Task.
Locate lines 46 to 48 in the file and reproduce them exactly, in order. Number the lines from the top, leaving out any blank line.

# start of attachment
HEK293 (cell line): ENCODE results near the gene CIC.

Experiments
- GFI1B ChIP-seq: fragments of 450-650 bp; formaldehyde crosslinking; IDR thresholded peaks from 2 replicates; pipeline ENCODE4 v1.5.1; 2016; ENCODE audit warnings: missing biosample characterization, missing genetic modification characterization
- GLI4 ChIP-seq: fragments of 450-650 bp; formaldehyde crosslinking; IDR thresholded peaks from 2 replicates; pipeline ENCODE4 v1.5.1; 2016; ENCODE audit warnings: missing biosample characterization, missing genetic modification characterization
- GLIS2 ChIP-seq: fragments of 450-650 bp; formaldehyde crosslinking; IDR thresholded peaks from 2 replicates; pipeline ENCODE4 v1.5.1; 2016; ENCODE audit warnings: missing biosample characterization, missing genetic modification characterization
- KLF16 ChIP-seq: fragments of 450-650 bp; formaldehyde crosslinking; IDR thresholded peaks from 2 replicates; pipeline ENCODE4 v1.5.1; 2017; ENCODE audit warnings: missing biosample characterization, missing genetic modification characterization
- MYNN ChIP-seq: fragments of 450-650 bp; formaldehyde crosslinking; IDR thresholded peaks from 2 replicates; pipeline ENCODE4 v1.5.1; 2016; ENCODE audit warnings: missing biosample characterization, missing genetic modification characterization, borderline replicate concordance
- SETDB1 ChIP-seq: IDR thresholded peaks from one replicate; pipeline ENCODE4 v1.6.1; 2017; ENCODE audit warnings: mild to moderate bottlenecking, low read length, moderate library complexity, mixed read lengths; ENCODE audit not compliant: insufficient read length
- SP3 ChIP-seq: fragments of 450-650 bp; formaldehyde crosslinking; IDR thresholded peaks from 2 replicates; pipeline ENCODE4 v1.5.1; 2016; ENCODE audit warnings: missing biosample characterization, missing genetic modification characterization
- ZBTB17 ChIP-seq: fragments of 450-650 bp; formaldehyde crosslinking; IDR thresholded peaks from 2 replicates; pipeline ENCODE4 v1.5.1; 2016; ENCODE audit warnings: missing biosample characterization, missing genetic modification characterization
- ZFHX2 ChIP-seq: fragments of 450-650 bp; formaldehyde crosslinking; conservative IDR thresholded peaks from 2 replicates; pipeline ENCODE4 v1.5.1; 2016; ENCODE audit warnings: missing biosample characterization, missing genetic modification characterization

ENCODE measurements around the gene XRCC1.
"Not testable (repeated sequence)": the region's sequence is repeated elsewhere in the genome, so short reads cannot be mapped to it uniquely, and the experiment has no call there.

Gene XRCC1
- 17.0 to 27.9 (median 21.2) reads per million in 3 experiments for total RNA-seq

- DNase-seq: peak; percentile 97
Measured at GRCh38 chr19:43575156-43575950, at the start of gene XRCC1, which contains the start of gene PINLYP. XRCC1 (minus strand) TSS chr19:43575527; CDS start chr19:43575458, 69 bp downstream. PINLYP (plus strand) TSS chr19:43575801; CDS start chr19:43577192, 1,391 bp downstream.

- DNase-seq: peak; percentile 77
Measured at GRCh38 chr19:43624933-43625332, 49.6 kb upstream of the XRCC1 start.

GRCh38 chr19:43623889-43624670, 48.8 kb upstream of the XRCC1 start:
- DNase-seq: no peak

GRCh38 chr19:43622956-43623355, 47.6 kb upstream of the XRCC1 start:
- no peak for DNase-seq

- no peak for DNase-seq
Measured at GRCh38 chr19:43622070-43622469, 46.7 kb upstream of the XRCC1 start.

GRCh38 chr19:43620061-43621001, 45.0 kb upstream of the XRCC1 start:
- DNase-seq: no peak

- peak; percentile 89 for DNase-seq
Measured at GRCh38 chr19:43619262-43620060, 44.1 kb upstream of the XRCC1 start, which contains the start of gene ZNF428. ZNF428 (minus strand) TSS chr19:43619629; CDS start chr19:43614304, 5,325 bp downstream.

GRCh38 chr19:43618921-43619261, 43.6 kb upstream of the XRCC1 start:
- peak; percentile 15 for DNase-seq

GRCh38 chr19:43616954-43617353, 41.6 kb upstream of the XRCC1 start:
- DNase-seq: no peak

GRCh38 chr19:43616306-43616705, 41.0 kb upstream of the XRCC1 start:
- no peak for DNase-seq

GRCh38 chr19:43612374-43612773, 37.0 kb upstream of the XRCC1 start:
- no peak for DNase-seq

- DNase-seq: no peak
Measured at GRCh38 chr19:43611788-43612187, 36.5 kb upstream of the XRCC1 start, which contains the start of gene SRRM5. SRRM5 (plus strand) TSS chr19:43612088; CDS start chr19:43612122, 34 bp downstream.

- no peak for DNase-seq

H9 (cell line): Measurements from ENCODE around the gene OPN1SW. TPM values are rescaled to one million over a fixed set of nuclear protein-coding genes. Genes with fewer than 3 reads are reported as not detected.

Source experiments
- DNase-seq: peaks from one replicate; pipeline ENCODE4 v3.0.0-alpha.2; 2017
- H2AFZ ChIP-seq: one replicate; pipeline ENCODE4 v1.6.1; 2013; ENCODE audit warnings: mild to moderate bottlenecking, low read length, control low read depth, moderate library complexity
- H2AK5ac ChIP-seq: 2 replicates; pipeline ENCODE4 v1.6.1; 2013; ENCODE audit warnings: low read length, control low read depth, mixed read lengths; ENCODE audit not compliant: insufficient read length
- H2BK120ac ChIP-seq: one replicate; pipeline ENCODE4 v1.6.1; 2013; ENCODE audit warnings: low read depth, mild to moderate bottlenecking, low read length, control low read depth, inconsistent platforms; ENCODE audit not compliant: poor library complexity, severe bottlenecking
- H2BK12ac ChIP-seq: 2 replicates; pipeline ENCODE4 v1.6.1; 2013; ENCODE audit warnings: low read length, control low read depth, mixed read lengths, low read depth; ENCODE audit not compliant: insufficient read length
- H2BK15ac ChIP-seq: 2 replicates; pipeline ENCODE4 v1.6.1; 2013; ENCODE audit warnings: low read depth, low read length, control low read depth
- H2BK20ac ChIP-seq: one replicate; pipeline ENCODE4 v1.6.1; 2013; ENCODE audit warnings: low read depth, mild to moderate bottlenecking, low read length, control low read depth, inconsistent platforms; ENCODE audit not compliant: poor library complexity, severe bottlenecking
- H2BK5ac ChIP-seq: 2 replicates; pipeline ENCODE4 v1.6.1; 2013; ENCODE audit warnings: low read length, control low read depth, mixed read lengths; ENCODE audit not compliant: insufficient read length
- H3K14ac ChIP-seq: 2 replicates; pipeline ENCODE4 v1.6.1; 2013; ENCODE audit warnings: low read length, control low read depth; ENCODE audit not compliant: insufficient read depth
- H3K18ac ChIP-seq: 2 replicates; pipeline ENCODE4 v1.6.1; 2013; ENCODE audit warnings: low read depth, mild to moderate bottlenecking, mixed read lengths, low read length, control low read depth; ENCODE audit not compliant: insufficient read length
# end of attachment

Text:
- H2BK120ac ChIP-seq: one replicate; pipeline ENCODE4 v1.6.1; 2013; ENCODE audit warnings: low read depth, mild to moderate bottlenecking, low read length, control low read depth, inconsistent platforms; ENCODE audit not compliant: poor library complexity, severe bottlenecking
- H2BK12ac ChIP-seq: 2 replicates; pipeline ENCODE4 v1.6.1; 2013; ENCODE audit warnings: low read length, control low read depth, mixed read lengths, low read depth; ENCODE audit not compliant: insufficient read length
- H2BK15ac ChIP-seq: 2 replicates; pipeline ENCODE4 v1.6.1; 2013; ENCODE audit warnings: low read depth, low read length, control low read depth